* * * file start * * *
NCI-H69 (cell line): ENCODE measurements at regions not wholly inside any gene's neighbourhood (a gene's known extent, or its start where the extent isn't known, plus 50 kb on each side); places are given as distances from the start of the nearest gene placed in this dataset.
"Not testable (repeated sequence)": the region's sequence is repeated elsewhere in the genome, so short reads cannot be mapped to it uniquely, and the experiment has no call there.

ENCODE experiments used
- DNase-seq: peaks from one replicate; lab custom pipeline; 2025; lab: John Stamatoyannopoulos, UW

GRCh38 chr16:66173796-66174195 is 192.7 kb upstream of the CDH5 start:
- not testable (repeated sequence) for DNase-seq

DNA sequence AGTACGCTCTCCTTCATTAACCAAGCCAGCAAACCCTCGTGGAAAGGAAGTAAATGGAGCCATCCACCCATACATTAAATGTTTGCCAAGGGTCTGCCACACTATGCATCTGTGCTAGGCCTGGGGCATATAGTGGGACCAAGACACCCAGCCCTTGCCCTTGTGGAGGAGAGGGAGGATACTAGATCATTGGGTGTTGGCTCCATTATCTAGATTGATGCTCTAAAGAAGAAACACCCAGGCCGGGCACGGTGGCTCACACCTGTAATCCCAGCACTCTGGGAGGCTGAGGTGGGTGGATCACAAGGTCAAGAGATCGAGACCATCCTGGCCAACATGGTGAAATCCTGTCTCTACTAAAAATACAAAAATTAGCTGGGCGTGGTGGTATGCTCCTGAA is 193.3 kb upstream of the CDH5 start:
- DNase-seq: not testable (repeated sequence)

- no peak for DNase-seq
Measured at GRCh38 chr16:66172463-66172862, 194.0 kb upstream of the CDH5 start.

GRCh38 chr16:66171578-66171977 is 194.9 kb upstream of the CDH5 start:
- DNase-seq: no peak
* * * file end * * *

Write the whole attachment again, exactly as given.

NCI-H69 (cell line): ENCODE measurements at regions not wholly inside any gene's neighbourhood (a gene's known extent, or its start where the extent isn't known, plus 50 kb on each side); places are given as distances from the start of the nearest gene placed in this dataset.
"Not testable (repeated sequence)": the region's sequence is repeated elsewhere in the genome, so short reads cannot be mapped to it uniquely, and the experiment has no call there.

ENCODE experiments used
- DNase-seq: peaks from one replicate; lab custom pipeline; 2025; lab: John Stamatoyannopoulos, UW

GRCh38 chr16:66173796-66174195 is 192.7 kb upstream of the CDH5 start:
- not testable (repeated sequence) for DNase-seq

DNA sequence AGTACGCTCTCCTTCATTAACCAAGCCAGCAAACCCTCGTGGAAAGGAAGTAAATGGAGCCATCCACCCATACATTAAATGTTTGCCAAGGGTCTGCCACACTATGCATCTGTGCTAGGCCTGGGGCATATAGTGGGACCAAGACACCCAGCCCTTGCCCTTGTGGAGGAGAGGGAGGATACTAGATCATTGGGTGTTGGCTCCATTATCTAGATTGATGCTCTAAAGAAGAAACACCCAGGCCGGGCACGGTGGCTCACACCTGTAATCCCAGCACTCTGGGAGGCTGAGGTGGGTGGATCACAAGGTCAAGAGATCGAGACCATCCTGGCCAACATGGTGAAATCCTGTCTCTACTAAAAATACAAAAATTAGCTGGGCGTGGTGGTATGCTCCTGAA is 193.3 kb upstream of the CDH5 start:
- DNase-seq: not testable (repeated sequence)

- no peak for DNase-seq
Measured at GRCh38 chr16:66172463-66172862, 194.0 kb upstream of the CDH5 start.

GRCh38 chr16:66171578-66171977 is 194.9 kb upstream of the CDH5 start:
- DNase-seq: no peak